Not a Turkish-Israeli clash, it is about the Palestinians
It is important for Turkey’s friends to understand that the Gaza killings of May 14 by Israeli security forces are not perceived by the Turkish people mainly as another blow to relations with Israel. Rather, the focus of relations is on the unfair treatment that the Palestinians receive.
Despite being among the first countries to recognize the state of Israel in 1948 - and despite being criticized for decades by other Muslim and especially Arab countries for being the first Muslim country to do so - Turkey has always stood up for the basic rights of the Palestinian people. The main reason for this is the belief that promises given to the Palestinians for a land have never been kept up to today. On the contrary, their lands have been getting smaller and smaller since 1948, despite the 1967 agreement, through wars or forced settlement projects.
Also contributing to Turkish sympathy for the Palestinians is the fact that the Turkish people believe the Palestinians are treated as underdogs by Arab countries in the region and their right to exist must be defended. Israel has the right to exist and defend itself, but this defense has exceeded its limits for a long time at the expense of the right to exist of the Palestinian people.
Hamas’ call on the people of Gaza to march on the border fences against Israeli troops may be seen by the Israelis as a provocation. But if that is the case then Israel could have avoided falling into that trap by trying to handle the situation with more care. The alternative to doing nothing against unarmed civilian protesters should not be opening wild fire on them; other security and crowd control measures should be taken.
It is a fact that the Israeli government could not act as recklessly as it now does without the unconditional and encouraging support of the U.S. administration. On the day when at least 61 people were killed, the opening of the U.S. Embassy in Jerusalem was taking place, despite protests by many countries including the closest allies of the U.S. It is also not possible to think that the U.S. pullout from the nuclear deal with Iran is not linked to Israel’s persistent demands against Iran’s rising military presence in Syrian territory thanks to the ongoing civil war there, as Russia watches on silently.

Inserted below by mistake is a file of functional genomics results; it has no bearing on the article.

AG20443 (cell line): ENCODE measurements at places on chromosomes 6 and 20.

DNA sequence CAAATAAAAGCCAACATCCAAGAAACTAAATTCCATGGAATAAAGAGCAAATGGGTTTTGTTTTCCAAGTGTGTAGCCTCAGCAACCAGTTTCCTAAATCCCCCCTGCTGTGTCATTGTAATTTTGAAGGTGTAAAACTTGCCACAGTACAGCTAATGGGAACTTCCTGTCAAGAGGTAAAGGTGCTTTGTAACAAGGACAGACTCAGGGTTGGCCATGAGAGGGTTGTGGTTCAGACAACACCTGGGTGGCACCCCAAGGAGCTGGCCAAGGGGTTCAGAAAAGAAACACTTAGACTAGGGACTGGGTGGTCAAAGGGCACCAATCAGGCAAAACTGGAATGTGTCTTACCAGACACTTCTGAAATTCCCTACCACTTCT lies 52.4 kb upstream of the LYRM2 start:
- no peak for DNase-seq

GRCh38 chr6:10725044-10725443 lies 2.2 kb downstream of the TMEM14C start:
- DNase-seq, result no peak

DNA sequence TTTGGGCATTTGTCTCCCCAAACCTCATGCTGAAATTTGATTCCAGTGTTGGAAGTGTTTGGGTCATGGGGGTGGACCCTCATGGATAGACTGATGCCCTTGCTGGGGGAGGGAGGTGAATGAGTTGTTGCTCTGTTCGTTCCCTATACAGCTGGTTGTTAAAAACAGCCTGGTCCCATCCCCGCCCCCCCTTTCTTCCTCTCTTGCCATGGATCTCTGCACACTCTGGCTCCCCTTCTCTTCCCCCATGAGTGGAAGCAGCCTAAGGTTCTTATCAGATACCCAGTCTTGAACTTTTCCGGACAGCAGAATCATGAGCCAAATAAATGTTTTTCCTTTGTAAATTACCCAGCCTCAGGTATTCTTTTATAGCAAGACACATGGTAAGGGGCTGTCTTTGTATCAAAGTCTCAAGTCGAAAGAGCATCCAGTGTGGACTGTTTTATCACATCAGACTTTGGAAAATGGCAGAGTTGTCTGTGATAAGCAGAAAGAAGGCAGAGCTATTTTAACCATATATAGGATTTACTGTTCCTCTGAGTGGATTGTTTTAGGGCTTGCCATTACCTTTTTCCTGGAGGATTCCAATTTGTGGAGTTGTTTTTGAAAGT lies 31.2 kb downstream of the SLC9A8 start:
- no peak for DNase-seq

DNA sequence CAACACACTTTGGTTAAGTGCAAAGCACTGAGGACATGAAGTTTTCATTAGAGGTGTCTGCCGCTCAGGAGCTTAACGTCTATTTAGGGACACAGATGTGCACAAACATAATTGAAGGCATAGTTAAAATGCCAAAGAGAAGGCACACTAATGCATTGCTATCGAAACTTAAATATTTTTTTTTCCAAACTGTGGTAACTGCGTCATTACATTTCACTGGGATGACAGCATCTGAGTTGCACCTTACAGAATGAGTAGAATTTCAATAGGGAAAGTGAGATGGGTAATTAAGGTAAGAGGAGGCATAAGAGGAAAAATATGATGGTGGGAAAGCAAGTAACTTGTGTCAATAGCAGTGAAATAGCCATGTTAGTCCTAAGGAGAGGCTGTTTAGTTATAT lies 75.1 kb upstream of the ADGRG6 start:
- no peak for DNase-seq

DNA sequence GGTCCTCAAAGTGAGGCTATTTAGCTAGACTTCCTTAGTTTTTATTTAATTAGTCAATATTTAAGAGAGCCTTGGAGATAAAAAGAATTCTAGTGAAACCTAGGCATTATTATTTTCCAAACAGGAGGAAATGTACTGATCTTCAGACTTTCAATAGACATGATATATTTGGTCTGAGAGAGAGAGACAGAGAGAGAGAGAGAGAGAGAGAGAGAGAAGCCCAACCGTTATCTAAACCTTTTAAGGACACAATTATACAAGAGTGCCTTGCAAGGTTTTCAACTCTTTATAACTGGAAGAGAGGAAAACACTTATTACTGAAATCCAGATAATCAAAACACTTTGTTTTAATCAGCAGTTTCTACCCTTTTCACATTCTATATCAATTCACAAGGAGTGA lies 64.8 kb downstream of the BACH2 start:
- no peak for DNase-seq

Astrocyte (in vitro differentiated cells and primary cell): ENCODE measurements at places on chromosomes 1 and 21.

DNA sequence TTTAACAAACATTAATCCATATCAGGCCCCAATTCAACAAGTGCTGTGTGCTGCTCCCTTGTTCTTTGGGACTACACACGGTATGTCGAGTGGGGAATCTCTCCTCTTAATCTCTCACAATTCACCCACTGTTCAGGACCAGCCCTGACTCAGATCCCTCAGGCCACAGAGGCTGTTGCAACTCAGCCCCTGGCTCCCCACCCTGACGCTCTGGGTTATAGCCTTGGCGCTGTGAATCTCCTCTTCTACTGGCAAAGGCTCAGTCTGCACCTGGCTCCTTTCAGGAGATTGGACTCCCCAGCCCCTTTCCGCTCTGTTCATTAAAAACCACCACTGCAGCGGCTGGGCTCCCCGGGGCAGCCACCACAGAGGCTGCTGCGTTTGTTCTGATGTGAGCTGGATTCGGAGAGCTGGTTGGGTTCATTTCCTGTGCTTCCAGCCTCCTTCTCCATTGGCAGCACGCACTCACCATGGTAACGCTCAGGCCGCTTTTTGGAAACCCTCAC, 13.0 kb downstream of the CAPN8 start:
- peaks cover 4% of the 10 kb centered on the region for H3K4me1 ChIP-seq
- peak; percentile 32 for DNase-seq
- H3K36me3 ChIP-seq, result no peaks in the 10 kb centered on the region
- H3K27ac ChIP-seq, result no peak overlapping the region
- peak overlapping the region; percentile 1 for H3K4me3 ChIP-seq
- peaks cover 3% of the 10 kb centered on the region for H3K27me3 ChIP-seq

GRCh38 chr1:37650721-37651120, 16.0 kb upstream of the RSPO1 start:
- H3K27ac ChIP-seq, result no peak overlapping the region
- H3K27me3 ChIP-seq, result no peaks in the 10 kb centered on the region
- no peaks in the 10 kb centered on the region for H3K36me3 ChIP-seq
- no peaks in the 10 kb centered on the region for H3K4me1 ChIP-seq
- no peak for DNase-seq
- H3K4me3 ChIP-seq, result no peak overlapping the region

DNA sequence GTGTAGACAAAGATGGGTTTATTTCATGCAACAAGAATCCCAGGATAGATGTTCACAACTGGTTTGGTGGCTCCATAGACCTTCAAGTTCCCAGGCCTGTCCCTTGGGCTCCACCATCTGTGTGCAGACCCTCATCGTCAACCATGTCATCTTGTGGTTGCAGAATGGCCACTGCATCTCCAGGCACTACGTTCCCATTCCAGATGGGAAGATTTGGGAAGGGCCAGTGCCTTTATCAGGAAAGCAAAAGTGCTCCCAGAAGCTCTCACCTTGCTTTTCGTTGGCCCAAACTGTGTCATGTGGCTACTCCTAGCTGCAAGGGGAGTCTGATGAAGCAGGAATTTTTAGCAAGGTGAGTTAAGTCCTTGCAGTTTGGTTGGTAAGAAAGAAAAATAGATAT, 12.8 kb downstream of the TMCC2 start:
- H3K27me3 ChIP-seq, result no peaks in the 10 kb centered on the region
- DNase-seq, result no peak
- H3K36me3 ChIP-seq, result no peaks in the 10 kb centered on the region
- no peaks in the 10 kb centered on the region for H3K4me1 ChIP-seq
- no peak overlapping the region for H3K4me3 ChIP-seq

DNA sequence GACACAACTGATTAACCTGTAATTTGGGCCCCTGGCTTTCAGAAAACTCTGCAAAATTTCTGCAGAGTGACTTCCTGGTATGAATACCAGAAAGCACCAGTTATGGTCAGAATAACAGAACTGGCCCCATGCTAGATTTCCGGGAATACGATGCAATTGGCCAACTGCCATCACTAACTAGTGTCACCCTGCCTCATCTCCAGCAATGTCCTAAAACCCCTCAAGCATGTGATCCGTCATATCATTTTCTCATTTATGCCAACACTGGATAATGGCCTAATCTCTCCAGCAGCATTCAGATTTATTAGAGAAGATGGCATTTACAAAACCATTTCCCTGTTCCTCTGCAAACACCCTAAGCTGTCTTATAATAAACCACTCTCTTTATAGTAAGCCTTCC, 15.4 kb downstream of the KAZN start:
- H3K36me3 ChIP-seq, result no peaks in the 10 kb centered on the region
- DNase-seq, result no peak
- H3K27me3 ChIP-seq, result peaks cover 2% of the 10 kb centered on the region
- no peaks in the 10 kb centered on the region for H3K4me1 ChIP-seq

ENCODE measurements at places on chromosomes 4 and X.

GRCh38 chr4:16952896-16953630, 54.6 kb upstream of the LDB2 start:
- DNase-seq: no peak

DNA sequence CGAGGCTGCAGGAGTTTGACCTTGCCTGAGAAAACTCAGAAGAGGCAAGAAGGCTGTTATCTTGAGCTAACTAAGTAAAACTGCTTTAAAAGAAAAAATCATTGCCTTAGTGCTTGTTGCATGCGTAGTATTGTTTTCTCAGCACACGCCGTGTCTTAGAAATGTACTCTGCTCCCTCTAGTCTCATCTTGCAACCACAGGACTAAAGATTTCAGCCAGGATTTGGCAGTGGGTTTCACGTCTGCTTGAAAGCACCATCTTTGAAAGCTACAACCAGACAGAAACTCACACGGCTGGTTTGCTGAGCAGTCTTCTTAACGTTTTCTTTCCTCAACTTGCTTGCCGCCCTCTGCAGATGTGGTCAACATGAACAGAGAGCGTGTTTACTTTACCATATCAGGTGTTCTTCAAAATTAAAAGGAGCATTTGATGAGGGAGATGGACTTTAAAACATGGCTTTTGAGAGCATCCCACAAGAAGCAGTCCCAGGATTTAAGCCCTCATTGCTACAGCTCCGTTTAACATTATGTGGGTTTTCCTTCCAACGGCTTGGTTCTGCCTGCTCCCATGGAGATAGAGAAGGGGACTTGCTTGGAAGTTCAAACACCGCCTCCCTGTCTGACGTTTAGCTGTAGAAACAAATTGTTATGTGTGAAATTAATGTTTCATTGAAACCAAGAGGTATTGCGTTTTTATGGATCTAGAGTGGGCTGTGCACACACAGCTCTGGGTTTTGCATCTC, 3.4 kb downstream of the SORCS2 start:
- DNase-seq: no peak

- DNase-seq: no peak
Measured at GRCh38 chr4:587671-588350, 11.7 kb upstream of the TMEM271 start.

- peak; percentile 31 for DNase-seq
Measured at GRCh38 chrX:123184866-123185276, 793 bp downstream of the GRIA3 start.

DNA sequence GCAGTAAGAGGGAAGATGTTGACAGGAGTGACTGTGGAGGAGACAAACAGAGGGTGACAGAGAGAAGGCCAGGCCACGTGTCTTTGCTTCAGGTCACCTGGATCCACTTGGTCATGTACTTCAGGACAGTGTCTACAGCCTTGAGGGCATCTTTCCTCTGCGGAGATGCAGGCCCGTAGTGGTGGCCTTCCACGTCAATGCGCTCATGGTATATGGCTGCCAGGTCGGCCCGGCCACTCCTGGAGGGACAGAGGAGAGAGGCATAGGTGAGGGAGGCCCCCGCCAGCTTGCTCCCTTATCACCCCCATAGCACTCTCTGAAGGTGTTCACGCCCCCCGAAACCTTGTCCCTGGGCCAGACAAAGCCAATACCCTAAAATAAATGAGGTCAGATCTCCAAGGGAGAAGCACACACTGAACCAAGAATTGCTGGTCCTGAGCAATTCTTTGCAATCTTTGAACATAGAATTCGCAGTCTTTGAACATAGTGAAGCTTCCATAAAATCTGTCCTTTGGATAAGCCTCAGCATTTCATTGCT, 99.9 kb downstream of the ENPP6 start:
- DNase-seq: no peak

It seems ironic now that Muslim countries like Saudi Arabia and Egypt, which once used to criticize Turkey for having good relations with Israel, are now acting like cautious advocates of Israel at a time when the Palestinians are suffering and need solidarity. If the Palestinians get the necessary legitimate international support for voicing their fundamental rights - excluding acts of terror, whether by Palestinian groups or by the disproportionate use of force by Israeli security forces - the risk of being manipulated by radical groups could easily be eliminated.
Despite the fact that the current crisis has a diplomatic row dimension, as Turkey and Israel are sending each other’s envoys back to their countries for forced leave, this is not a Turkish-Israeli crisis. That would be oversimplifying a complicated problem with deep historical background. The real issue that is still waiting for a sensible solution is about the treatment of the Palestinians.